Okay, let's think about this for a second: 11 Academy Awards (including best picture), record box office sales, and a 6' 2" heartthrob who weighs about 105 pounds. Now James Cameron does deserve credit for the recreation of the ship's enormity, but the hype should have stopped there. I am not quite sure what everyone else was watching, but I only saw an unrealistic and ridiculous soap opera taking place on perhaps the most impressive ship ever. Let us first examine the dazzling character of Rose. Her performance was as inconsistent as they come. She went from stubborn and unhappy to open and way-beyond content. Who else could have been responsible for her metamorphosis than the skinny "stud," Leo? I mean, how could anybody resist his painfully obvious fake charm? I wonder if he is reading his lines directly off a card. Oh, and I also enjoyed Rose's rebellion from her psychopathic, (but very rich) fianc" and her extremely materialistic and overly proper mother. I was fascinated as well by Jack and Rose's frolicking scene through the ship's engine room. Of course, the ship's owners would leave a dangerous area like that accessible to any of the thousands of passengers on board. Did you all know that Rose was a lumberjack and Jack happened to be the next Picasso? Another thing: liberal or not, no British 15-year-old of that era would have sex in the back of a car, whether on land or at sea. So despite its undeserving popularity, I would only recommend "Titanic" to middle-aged housewives who are starved for an against-the-odds love story. I believe we should all practice the motto of "the boat sank; get over it." .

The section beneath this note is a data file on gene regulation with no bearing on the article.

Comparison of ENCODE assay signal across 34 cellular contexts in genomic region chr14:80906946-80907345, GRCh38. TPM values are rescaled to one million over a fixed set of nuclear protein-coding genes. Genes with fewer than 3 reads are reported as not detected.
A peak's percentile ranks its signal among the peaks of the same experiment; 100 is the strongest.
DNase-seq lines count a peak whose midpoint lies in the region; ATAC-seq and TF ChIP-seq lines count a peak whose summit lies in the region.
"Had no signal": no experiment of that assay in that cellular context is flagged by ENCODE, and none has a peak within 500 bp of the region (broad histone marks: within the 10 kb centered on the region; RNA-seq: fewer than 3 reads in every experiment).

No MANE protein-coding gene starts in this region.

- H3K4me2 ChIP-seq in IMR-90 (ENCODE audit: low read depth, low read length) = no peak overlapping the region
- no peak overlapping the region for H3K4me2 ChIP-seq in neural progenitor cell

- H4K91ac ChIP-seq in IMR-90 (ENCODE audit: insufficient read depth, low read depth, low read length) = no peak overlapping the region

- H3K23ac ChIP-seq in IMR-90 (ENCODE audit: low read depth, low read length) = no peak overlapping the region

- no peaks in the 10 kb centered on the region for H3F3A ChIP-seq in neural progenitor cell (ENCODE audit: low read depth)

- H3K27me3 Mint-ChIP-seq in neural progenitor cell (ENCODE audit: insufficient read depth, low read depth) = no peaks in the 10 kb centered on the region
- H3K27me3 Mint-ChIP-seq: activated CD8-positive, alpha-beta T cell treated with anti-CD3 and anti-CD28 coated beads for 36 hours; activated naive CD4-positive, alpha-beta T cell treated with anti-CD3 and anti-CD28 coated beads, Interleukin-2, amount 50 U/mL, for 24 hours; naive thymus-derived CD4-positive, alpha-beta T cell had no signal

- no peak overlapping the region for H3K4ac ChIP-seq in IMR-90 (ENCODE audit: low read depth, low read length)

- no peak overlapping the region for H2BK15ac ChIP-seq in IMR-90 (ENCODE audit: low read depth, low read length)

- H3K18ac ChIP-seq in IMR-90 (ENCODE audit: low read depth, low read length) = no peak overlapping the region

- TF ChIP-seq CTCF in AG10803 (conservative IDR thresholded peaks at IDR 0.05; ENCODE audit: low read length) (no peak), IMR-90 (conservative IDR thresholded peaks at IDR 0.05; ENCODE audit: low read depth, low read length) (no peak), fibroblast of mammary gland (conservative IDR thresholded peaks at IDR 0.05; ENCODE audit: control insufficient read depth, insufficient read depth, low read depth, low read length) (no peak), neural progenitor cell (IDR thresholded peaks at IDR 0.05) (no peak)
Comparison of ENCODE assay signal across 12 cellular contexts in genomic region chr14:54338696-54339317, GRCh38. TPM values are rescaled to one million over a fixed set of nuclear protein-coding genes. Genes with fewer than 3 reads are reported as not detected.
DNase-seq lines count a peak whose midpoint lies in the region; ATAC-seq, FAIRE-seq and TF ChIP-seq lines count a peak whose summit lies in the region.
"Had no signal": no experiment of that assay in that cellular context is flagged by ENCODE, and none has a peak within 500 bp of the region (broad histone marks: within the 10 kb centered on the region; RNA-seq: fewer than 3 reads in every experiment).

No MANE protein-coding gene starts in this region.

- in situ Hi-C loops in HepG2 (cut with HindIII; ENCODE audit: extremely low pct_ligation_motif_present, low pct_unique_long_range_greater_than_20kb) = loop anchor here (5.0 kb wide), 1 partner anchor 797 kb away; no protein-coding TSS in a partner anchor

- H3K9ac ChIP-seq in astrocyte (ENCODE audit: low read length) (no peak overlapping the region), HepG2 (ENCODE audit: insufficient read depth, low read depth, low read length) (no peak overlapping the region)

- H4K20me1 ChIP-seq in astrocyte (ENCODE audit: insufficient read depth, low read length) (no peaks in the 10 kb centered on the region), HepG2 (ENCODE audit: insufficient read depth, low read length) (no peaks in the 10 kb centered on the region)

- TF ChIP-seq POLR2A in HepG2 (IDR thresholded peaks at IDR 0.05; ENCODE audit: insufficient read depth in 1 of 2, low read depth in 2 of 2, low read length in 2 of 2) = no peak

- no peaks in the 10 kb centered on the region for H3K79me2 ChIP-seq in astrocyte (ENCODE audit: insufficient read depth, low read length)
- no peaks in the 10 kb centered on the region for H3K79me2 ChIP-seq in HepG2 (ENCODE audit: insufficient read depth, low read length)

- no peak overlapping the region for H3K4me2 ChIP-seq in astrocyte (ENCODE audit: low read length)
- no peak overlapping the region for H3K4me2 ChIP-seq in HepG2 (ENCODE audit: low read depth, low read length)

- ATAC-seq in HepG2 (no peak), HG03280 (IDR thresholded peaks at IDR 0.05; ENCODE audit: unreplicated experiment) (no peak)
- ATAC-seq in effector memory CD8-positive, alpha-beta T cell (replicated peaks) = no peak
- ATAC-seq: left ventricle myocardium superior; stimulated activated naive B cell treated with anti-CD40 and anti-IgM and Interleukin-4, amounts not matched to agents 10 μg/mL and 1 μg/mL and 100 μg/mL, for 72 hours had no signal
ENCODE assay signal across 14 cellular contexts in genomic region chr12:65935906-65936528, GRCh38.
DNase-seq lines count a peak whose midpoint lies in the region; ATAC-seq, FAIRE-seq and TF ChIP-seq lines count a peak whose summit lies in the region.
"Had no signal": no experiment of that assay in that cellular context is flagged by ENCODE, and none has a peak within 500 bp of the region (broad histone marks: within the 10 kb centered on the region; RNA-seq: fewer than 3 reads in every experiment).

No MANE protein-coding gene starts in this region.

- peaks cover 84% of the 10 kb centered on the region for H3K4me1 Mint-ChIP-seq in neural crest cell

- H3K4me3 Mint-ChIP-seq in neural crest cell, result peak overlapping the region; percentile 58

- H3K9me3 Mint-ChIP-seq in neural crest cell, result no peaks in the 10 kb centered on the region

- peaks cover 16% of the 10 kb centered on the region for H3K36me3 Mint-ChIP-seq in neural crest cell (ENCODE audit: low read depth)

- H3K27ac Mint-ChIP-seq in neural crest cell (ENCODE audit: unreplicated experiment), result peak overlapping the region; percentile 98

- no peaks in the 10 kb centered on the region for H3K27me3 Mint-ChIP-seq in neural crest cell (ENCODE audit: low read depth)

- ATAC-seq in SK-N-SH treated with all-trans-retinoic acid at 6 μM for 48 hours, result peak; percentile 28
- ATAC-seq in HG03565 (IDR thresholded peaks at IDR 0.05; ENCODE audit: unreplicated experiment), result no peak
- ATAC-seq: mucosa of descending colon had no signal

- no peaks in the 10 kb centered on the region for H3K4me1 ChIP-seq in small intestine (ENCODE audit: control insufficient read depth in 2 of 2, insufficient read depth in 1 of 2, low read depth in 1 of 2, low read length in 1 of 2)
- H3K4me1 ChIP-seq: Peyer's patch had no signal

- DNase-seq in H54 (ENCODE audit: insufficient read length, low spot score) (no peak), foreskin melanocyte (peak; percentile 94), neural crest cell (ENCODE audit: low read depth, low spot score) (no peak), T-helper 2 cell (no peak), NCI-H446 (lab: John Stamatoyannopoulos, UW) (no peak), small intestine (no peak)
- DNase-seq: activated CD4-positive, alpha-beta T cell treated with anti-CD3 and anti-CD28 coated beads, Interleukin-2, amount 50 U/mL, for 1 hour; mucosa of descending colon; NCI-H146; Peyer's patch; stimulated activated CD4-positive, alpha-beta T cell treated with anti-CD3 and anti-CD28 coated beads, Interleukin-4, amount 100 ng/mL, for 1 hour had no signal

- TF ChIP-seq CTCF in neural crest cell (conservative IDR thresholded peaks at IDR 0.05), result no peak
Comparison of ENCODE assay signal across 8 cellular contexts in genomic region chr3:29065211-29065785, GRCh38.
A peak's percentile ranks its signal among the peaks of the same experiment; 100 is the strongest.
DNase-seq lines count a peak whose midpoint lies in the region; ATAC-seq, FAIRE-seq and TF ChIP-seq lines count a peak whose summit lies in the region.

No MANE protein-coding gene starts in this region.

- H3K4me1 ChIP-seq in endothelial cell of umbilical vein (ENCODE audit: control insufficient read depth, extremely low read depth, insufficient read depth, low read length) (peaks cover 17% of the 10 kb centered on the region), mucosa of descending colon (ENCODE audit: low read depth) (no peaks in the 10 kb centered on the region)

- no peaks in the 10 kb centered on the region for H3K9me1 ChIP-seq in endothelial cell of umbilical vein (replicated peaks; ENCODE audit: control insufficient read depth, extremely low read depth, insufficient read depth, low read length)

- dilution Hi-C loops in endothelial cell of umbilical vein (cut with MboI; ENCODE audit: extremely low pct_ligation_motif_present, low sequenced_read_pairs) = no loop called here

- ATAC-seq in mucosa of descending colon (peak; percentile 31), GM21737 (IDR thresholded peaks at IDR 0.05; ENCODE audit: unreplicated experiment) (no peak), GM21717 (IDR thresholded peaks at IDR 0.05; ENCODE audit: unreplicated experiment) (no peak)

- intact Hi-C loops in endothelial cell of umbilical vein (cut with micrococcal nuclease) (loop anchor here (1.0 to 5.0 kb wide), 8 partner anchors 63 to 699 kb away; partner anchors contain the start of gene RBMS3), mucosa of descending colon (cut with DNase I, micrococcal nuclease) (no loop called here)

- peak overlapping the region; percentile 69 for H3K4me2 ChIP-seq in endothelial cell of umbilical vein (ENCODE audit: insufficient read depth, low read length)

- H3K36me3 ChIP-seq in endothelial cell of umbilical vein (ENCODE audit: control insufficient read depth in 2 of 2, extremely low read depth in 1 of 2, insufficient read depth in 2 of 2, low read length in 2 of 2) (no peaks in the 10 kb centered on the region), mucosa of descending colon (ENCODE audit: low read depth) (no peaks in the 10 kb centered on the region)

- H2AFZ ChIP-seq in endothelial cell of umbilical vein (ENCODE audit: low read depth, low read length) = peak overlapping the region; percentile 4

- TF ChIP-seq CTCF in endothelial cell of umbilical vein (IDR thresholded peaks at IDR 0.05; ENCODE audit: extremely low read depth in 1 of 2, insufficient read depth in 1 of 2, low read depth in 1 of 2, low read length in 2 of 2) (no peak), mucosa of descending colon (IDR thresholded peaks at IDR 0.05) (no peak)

This piece has been published in Teen Ink’s monthly print magazine.